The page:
A Muslim woman’s journey towards faith and acceptance — Part I

I set myself a Ramadan challenge: to step out of the boundaries of my safe familiar and visit a mosque. My spiritual home in New York City is a Sufi dergah in Tribeca. It is a beautiful, aesthetically pleasing space, conducive to quiet contemplation and meditation. On Thursday evenings, it is open to the public for zikr, the ceremony of Divine remembrance. Our circle is led by a wise and beautiful woman—Sheikha Fariha Fatima—who possesses a joyous and compassionate approach to faith and an infectious laugh.
The spiritual life, I’m learning under her guidance, is the path of love, and of surrender to the Divine will. It is frequently riven by heartache but reliably leavened by a sense of humor and sustained belief. When I walked into the dergah for the first time in 2010, I understood instantly that I had stepped into the embrace of a sacred space that would lead me to the heart of a faith I was born into but felt distanced from, overwhelmed by its seemingly ascerbic and judgmental mores.

I am a believer. But when it comes to organized religion, prescribed rituals and ceremonies sifted through history, I balk. I grew up in a secular home, and moved frequently, so much that my sense of rituals and ceremonies is fractured and alloyed at best. It is not so much rituals that make me nervous and uncomfortable, but the people performing them, who’ve inherited and owned them, who look askance at the disruption triggered by the fumblings of newcomers.

My family has been “moving” for generations, and in the course of this journey we’ve experienced Islam’s many inflections: subtle and overt; mystical and orthodox; private and public; practices that are South Asian, Central Asian, Arab, American. It’s as if the universe is intent on ensuring I don’t petrify into any single tradition, that I remain nomadic, adopting and discarding rituals, drifting in and out of cultures, as fluid as rain water sloshing across borders.

In the Pakistan I grew up in, women prayed at home. Mosques were the kingdom of men.

And so it wasn’t until I was nineteen that I visited a mosque for the first time—in Waterloo, Iowa. My in-laws were active congregants and I found myself in the acutely uncomfortable position of fumbling through the motions of ritual prayer—salaat—in a cramped attic space, segregated from the men whose domain was the spacious hall of the mosque. This first introduction filled me with dread. Mosques, I resolved, were gender-segregated spaces of insidious competition, dank walls, and faintly molding carpet. Best to be avoided.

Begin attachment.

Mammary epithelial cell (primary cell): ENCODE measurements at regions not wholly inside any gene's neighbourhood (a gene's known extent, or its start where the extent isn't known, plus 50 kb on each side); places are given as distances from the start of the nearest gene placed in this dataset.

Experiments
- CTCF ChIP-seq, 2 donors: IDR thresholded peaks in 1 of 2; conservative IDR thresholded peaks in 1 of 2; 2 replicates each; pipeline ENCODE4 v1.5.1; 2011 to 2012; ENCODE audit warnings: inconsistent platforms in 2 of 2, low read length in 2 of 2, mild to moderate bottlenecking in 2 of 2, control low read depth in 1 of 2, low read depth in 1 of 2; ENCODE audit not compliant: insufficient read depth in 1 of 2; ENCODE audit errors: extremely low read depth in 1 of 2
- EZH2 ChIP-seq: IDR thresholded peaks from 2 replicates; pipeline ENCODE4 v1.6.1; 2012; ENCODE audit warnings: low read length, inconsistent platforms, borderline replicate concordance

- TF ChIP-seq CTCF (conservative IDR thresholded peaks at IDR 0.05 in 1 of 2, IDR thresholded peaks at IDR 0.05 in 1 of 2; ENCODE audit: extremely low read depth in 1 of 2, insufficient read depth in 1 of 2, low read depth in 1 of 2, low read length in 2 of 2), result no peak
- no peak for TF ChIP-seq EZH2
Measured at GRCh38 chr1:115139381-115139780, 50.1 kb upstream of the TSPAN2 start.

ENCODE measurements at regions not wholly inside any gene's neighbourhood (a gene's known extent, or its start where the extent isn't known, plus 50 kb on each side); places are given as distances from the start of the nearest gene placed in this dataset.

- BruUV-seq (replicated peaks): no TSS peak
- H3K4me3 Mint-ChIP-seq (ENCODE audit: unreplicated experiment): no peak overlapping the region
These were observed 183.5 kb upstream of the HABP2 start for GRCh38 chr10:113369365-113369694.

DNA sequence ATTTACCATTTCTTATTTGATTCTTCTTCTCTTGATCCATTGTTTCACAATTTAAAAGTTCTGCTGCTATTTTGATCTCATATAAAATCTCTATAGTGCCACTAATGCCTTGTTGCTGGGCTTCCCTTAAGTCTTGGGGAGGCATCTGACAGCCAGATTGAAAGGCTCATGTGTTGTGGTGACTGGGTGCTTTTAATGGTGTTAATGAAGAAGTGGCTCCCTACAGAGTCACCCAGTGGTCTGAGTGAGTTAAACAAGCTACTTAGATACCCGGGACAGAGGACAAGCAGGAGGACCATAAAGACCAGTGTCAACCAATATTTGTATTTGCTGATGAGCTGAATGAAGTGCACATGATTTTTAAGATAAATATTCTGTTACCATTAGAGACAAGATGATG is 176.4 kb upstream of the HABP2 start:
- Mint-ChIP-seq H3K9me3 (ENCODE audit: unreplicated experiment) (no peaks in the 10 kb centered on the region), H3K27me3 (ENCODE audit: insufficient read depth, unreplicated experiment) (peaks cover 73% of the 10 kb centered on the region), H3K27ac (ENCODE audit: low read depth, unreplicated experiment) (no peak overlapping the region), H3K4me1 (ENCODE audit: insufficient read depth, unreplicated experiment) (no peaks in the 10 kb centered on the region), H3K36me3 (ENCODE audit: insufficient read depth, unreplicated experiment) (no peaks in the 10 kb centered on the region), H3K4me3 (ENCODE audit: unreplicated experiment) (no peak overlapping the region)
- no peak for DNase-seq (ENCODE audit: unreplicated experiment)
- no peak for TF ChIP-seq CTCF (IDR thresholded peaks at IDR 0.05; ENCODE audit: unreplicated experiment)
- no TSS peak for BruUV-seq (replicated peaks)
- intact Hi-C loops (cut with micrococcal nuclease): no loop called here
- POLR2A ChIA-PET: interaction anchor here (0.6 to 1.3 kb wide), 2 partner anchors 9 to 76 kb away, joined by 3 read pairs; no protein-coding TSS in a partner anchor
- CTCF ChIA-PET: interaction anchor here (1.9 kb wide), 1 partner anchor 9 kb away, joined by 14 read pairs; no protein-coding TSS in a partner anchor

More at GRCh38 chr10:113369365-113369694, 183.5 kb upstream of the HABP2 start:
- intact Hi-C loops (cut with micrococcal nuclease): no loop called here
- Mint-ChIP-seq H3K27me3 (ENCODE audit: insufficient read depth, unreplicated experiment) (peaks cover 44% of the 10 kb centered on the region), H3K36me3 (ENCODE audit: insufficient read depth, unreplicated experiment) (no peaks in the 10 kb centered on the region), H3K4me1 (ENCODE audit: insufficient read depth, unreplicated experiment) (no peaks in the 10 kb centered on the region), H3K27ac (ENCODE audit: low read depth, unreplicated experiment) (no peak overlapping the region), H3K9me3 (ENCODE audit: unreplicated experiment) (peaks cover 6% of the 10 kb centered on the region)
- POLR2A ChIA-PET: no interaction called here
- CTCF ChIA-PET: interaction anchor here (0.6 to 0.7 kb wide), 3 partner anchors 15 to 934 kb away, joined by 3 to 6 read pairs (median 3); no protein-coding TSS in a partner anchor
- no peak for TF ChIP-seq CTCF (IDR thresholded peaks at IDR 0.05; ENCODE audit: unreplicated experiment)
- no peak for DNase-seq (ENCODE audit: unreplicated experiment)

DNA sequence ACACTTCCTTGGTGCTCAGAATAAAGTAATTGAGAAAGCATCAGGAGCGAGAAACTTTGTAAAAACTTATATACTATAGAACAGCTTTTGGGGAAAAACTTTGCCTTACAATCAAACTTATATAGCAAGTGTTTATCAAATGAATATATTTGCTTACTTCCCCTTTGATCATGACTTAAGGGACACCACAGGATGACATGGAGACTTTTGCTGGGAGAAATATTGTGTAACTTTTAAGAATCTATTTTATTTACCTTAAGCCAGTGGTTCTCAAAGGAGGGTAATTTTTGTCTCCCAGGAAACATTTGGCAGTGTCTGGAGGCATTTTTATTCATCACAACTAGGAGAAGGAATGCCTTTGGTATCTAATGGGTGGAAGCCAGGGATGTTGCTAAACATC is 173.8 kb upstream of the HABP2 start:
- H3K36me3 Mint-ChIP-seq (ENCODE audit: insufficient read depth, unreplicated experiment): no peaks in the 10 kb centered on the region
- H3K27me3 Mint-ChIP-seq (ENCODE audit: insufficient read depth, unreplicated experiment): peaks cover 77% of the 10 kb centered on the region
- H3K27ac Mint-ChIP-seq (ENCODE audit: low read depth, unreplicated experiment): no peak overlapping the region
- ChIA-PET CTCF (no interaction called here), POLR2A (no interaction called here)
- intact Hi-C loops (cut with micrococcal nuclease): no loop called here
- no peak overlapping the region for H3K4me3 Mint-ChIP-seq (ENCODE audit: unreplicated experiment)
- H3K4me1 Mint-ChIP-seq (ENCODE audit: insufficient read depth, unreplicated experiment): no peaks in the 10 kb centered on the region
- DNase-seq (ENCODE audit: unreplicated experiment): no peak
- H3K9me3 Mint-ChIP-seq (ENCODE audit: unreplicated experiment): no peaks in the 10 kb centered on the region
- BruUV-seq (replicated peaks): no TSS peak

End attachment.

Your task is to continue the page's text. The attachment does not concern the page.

Ironically, it wasn’t until later when I visited the mosques of Mecca and Medina in Saudi Arabia that I discovered the democratic hospitality of these sacred spaces of worship—mosques that did not shun women into corners and smelly basements, that, in fact, requested the zealously veiled to unveil their faces, keeping only their hair modestly covered. I was heartened. When I returned to live in the United States, and found myself in desperate need of that warm embrace in the aftermath of 9/11, I visited a mosque in the East Village, in the hopes of seeking solace amongst my beleaguered community. But at the entrance, a man said to me, No women allowed here, and turned me back out onto the hostile street.

Ten years have passed since that incident, abrasive as sandpaper on an open wound. On one hand, I shrug it off. On the other, I have unresolved feelings. It angers me that the experience served to compound my bias against American mosques and their tendency towards self-righteousness and male superiority.

So my Ramadan challenge to visit a new mosque is as much about conquering a fear of rejection as it is about attempting to rectify and expand my view of this place of worship.
Humera Afridi is an Open City Creative Nonfiction Fellow whose work has appeared in Granta, the “New York Times, and several anthologies,” including Leaving Home (Oxford University Press, 2001), 110 Stories: New York Writes after September 11 (NYU Press, 2003), and Shattering the Stereotypes (Olive Branch, 2005). This piece was originally published on Asian American Writers’ Workshop’s Open City.

(Photo Credit: Open City)

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